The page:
Model citizens and perfect strangers: American painting and its different modes of address, 1958-1965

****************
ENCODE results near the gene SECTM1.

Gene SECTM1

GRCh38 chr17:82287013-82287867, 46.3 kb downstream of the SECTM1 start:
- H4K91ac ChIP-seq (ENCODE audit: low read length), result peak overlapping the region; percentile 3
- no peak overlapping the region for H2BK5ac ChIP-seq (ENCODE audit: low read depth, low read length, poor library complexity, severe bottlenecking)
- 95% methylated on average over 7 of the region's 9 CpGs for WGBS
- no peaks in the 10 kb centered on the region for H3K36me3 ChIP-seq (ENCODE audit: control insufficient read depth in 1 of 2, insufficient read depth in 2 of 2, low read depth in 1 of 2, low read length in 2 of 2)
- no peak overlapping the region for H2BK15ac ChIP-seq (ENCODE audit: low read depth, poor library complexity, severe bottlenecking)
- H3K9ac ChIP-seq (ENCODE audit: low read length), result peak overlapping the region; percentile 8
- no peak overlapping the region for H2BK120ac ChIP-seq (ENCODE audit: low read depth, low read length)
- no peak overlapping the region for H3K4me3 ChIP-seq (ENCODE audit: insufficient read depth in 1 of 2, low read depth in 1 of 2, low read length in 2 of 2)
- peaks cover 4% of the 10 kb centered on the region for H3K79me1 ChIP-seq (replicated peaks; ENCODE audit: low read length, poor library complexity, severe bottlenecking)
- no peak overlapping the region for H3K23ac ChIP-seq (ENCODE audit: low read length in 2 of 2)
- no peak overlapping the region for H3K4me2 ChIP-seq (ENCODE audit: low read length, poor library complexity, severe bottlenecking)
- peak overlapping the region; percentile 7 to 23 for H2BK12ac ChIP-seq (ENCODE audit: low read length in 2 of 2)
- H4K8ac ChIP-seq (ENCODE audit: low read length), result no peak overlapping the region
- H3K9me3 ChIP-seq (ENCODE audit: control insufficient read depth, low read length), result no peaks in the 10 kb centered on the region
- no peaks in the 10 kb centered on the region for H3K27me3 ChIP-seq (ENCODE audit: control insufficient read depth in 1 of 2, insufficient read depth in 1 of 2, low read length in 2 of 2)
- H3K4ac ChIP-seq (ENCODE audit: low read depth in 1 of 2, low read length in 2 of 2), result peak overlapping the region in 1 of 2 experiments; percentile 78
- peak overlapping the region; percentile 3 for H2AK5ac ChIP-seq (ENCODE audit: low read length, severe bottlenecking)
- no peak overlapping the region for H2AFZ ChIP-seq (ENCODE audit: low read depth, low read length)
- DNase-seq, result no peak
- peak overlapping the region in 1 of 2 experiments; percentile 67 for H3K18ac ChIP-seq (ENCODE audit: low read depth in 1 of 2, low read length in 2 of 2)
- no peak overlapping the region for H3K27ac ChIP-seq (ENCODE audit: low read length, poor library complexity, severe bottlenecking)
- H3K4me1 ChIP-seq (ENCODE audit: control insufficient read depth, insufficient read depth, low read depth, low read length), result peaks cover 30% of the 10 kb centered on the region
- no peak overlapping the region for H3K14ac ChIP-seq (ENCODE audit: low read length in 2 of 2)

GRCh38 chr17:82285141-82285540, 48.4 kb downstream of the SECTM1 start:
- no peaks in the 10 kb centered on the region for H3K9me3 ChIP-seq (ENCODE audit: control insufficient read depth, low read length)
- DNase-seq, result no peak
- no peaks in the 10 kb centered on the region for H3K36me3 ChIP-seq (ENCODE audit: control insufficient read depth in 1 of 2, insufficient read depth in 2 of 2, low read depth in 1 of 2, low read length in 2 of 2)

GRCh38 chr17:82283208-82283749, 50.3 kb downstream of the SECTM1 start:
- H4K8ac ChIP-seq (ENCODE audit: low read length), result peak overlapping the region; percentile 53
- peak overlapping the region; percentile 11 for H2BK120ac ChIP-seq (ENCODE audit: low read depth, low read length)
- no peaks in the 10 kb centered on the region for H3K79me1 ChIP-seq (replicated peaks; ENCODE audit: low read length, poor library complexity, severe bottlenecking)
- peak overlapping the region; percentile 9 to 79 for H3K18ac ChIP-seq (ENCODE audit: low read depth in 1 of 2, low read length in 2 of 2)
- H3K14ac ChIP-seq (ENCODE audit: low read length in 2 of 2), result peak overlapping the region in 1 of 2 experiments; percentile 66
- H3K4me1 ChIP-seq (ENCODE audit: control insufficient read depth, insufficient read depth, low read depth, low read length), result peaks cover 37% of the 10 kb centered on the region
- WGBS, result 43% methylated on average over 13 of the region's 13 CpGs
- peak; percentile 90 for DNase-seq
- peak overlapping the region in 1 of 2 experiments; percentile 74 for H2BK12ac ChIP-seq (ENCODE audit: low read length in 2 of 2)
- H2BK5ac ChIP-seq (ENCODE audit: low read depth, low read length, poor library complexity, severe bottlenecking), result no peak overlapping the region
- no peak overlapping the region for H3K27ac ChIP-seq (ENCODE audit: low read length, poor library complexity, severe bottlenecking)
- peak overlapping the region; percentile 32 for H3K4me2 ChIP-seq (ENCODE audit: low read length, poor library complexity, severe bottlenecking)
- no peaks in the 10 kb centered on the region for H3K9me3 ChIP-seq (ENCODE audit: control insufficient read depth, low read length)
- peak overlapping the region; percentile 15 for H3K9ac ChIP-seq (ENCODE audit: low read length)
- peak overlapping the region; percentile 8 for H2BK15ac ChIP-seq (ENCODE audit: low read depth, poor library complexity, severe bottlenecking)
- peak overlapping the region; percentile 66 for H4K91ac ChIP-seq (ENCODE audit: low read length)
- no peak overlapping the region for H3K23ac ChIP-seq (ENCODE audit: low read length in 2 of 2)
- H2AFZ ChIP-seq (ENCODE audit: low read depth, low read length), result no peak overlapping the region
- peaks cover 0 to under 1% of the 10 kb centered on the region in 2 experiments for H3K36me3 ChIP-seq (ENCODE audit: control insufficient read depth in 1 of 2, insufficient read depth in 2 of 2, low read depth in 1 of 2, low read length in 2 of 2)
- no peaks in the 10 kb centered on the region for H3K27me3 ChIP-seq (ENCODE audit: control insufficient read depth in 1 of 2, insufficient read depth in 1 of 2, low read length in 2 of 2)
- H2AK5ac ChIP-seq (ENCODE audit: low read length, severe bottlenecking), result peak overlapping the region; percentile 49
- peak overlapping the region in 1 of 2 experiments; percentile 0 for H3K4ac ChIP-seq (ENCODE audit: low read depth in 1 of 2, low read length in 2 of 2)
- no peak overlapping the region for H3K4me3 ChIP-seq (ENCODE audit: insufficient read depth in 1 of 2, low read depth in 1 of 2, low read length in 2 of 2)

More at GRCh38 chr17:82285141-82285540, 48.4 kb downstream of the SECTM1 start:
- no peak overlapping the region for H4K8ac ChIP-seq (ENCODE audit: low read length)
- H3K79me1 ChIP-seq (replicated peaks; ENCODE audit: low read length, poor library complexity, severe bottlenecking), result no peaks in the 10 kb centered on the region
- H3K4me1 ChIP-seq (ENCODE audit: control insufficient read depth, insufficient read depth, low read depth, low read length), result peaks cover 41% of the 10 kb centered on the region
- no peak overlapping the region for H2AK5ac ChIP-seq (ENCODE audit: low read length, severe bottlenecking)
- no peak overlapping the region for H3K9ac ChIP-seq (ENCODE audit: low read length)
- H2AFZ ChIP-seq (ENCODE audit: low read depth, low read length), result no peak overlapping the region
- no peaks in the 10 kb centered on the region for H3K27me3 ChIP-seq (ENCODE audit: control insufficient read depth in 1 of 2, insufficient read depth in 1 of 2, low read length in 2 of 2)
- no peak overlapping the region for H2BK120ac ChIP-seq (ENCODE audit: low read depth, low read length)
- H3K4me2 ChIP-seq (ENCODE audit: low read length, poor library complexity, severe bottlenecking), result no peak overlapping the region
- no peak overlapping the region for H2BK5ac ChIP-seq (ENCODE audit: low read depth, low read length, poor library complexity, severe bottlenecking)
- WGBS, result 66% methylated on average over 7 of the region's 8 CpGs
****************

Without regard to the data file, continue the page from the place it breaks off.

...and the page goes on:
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Artworks made in New York between 1958 and 1965, the heyday of color-field painting, minimalism and pop art, comprise different responses to the perceived crisis embroiling advanced art at the time --namely, the threat of misinterpretation posed by a rapidly expanding consumer audience. It is possible to see the general concern over art's relation to its audience in terms of a crisis of metaphor; pivotal innovations during this period, especially in painting, mark a move beyond metaphor in search of alternative modes of address. These different modes can be characterized using the categories provided by rhetorical analysis, in particular the schema of the four master tropes as proposed by Kenneth Burke and Hayden White. For example, color-field painting can be thought of as synecdochic, minimalism as metonymic, and pop as ironic. All three offer strategies to ward off misappropriation: the first by disallowing any interpretive leeway, by shoring up all space between viewer and painting so that the encounter seems to happen within "eyesight alone," in the intimate proximity and instant of looking; the second involves giving the artworks over to viewing while also steeling them against it, so that only obdurate surface and irrefutable fact is presented; and the third involves artworks that advance more than one meaning, thus undercutting the authority of any one over another. By 1965 interchange between these modes comes to a halt, as arguments emerge that make differences between artistic viewpoints into stark polarities. Naming abusive acts of viewing each required an interpretative act of its own, which proved the self-same poetic essence of art to be a construction, one needing the advocacy and arguments of rhetoric.